Monday, April 1, 2013

I'd Love to Turn You On At the Movies #62 - High Plains Drifter (1973, dir. Clint Eastwood)

It’s hard to watch High Plains Drifter, and not think of Clint Eastwood, the film’s star and director, forty years later, speaking to an empty chair at the Republican National Convention. The movie is full of twisted American right-wing ideology that wasn’t apparent to me the first time I saw the film on the late, late show, when I was in high school. Back then I just thought it was a trip, full of spaghetti western spaciness: long, well composed shots of sweaty, road-worn men riding across the windswept desert, an eerie soundtrack a la Ennio Morricone, and the surreality of the low budget sound effects, the boots of the swaggering gunslingers scratching out a hypnotic rhythm across the dirt of Main Street, the ever howling wind. In the end Eastwood has a whole town painted red and writes hell across the welcome sign, which is one of the best plot twists in the history of the genre. It’s still all that when I watch it now, but it’s also a glimpse into the still-forming psyche of a GOP nut.
            The whole sociopolitical head-trip begins early in the film when Eastwood’s character, a nameless stranger and ostensibly the protagonist, rapes a woman in a horse stable. It’s clearly a rape. She’s screaming and slapping at him as he drags her through the dirt, throws her into a pile of hay, and mounts her, but after a while she seems to be enjoying it. Throughout the movie the woman reappears several times, and in each instance she’s enraged at having been raped, shouting and begging the townspeople to punish the man, but they shrug her off, say she wanted it, that she’s only mad because he didn’t come back and give it to her again. Of course all this brought to mind those two recent Republican Senate candidates who lost because they said a pregnancy caused by rape is god’s will, which isn’t exactly a Republican ideal, but still. No, the right-wing themes become more apparent in the way the townspeople react to him and how he reacts to them. Instead of throwing Eastwood in jail or driving him out of town, they enlist him as their protector against three violent bad guys who are about to get out of jail who will certainly come and destroy the town. At first, Eastwood turns them down, but they offer him anything and everything he wants, so he promptly promotes a midget to sheriff and mayor, and goes around redistributing all the wealth, making the bar owner provide free liquor to everyone, the cobbler give away free boots, and so on. In other words, he’s a Communist dictator, albeit an ironic one. In truth he’s a true American, a rugged individualist; he just steps into the role of a Lenin or a Stalin to teach them all a lesson, because in the end they’re just namby-pamby liberals, too weak and fearful and corrupt to take matters into their own hands. Communism-by-way-of-rapist-tyrant is what they deserve.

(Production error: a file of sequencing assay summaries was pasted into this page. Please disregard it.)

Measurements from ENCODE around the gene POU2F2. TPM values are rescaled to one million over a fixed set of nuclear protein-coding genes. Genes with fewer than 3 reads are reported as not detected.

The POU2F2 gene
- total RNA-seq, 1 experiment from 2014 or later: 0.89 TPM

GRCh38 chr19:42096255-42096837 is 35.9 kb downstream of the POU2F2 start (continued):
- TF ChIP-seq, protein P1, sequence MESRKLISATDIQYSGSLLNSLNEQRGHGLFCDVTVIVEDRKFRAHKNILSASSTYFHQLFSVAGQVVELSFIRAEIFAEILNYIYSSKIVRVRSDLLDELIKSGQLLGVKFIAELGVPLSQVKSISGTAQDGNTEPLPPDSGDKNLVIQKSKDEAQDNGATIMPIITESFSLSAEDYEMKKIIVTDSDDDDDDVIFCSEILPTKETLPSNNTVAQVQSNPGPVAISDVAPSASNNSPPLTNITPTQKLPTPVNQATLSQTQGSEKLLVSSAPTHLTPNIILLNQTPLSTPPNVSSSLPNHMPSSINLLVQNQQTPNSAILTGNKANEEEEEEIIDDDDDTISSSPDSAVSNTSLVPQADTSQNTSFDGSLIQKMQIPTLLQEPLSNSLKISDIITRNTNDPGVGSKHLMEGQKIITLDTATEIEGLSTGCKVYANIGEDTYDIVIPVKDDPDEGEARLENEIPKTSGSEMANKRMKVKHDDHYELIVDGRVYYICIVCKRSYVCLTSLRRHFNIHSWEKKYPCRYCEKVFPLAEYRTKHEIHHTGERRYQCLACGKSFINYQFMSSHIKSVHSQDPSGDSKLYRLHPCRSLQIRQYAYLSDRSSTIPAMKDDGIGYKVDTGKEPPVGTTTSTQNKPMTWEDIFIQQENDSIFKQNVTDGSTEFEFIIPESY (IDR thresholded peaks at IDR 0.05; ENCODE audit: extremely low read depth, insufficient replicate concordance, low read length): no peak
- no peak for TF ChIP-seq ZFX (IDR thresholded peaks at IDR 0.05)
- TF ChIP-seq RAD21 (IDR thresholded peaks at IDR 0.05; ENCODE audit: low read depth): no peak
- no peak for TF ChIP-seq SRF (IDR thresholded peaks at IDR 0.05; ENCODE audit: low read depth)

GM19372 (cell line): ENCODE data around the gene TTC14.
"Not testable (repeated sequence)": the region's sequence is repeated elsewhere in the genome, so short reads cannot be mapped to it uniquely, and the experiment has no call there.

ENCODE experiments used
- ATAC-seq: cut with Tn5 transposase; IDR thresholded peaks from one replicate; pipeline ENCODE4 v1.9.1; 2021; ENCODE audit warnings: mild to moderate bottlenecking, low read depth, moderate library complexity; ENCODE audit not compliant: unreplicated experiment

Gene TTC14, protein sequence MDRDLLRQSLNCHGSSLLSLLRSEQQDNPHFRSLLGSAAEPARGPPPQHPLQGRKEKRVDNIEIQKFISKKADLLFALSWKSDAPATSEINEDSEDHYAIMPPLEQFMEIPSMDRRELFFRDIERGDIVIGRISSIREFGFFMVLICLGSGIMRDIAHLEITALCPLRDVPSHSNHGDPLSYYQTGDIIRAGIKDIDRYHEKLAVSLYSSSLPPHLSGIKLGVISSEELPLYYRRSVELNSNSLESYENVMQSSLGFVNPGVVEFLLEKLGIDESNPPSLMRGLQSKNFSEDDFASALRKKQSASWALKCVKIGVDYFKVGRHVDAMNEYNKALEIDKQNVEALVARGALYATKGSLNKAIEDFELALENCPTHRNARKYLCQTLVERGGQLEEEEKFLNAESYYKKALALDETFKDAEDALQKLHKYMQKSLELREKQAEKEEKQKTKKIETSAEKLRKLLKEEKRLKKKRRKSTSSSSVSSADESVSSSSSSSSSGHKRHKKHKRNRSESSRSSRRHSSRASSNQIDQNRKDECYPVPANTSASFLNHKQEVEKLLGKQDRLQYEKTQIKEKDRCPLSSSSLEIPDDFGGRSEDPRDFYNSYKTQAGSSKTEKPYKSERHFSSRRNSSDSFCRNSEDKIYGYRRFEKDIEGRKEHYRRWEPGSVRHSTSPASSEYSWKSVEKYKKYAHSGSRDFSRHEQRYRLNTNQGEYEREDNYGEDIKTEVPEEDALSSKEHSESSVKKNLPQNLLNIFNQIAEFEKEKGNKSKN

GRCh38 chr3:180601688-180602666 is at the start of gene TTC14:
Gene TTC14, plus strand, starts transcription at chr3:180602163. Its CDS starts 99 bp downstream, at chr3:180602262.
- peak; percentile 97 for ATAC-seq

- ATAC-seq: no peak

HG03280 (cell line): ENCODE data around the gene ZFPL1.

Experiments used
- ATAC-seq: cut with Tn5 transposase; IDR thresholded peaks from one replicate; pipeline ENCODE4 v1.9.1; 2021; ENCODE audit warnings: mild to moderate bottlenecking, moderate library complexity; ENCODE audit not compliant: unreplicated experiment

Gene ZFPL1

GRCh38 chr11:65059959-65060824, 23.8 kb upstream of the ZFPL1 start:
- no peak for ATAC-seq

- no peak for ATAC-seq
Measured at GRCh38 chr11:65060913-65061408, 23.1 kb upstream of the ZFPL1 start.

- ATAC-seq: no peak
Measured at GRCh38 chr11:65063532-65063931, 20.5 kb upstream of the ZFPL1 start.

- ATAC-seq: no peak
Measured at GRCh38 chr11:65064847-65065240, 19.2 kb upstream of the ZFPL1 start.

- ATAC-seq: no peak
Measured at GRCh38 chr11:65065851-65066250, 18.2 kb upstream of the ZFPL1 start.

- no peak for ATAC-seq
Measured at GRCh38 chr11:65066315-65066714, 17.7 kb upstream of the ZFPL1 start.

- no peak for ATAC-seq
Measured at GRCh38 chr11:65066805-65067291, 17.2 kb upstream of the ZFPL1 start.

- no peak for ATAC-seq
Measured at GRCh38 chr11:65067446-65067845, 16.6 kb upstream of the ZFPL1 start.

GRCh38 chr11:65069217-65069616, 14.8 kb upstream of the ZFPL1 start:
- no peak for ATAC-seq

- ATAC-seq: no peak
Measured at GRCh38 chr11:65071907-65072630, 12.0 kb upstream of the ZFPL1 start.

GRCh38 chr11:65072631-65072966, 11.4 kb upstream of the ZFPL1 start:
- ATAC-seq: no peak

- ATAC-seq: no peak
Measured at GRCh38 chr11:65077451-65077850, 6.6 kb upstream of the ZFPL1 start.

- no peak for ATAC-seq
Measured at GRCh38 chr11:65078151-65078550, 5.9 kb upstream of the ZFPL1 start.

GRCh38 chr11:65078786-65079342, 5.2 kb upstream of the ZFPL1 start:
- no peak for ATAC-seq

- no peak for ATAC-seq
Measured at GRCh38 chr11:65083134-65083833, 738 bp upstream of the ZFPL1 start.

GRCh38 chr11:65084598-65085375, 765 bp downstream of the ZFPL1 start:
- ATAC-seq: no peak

The movie came out to strong reviews, and it maintains a high rating at Rotten Tomatoes, but not everyone is a fan, not even all those who lean to the right. Upon its release, John Wayne, an outspoken SoCal Reaganite, groused, “That isn't what the West was all about. That isn't the American people who settled this country.” And while the same could be said of every one of Wayne’s films, it’s beside the point: Westerns aren’t about the time of the Great West, they’re about the time in which they were made, and this came out in the summer of 1973, when the world was closing in on Nixon and his 18 minutes of missing tape. It’s a peculiar time for Hollywood. Anti-heroes and unhappy endings were very much in vogue, and while this reflects a very real feeling that American society was falling apart, it also shows a time when Americans’ distrust of government was nearing its peak. Eastwood stepped into this climate and delivered a tour de force of macho bleakness, which might well have been what he intended to recapture when he stepped out on the stage in Tampa and, after declaring himself a “conservative” and not a “left winger… left of Lenin,” says, to a chair, “We own this country. We -- we own it. It is not you owning it, and not politicians owning it. Politicians are employees of ours.”
            - Joe Miller

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